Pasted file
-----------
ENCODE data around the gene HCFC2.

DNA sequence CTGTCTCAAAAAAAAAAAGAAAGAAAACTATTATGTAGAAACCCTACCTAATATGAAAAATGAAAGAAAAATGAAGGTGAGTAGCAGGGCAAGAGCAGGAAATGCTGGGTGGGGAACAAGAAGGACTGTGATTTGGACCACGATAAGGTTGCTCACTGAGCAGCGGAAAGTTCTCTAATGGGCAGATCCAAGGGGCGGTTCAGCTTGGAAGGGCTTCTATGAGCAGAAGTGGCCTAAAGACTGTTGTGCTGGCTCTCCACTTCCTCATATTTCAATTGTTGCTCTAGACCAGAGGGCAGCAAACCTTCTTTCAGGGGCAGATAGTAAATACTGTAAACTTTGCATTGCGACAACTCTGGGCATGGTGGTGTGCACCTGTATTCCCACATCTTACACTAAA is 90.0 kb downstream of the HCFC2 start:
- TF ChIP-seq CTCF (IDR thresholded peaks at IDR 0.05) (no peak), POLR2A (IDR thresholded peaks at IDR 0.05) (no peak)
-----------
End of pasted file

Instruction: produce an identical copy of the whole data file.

ENCODE data around the gene HCFC2.

DNA sequence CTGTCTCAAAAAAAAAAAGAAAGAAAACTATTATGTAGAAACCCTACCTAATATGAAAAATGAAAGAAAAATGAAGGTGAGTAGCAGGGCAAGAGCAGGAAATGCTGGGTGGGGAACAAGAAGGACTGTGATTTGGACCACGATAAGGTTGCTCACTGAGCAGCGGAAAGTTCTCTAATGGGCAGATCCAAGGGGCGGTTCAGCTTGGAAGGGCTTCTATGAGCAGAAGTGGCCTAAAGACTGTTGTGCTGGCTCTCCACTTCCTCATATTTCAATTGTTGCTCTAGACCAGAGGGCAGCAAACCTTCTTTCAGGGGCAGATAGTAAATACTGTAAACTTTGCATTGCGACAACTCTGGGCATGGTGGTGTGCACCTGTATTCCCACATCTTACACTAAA is 90.0 kb downstream of the HCFC2 start:
- TF ChIP-seq CTCF (IDR thresholded peaks at IDR 0.05) (no peak), POLR2A (IDR thresholded peaks at IDR 0.05) (no peak)